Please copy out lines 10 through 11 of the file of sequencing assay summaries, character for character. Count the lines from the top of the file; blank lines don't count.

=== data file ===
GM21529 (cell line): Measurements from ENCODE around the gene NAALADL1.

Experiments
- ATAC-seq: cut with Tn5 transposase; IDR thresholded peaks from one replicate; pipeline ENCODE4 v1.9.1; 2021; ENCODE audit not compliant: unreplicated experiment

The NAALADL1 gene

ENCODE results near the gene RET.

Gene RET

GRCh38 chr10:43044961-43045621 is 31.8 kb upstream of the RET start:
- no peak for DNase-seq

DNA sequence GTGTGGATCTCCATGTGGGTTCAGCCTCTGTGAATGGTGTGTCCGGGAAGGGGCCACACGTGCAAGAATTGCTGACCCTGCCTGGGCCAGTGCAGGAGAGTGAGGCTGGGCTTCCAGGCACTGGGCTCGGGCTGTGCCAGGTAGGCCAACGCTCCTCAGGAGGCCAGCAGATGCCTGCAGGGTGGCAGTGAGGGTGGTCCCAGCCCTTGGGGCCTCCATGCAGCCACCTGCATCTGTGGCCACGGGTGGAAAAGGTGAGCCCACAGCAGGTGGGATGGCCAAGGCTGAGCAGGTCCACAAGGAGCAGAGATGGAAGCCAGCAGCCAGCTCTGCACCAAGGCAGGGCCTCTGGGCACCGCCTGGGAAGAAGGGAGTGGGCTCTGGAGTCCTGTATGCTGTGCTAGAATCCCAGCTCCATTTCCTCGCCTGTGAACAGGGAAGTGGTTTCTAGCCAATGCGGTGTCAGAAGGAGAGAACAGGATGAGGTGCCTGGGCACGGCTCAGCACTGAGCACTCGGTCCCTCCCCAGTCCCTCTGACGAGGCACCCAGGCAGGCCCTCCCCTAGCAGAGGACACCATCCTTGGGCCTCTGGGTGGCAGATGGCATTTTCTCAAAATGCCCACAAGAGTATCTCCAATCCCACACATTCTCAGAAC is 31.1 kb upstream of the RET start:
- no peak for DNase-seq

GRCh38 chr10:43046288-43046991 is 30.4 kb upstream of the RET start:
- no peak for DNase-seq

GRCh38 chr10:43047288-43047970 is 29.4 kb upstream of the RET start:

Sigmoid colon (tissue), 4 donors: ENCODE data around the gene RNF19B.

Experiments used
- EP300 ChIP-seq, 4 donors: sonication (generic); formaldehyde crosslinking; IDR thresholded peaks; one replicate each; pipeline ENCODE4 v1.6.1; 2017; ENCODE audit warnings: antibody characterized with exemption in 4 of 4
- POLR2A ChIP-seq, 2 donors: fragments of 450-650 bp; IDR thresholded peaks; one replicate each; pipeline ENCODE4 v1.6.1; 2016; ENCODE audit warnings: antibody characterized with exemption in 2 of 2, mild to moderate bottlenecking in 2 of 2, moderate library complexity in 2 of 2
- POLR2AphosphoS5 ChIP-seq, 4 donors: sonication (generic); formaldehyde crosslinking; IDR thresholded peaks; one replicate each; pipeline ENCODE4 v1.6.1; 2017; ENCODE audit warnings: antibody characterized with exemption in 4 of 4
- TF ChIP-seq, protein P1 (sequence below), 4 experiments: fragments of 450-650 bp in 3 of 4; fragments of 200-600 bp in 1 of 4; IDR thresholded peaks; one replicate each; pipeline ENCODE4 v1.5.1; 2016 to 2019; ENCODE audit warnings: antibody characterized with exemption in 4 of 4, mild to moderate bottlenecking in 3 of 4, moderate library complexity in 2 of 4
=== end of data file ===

- no peak for DNase-seq

GRCh38 chr10:43046288-43046991 is 30.4 kb upstream of the RET start: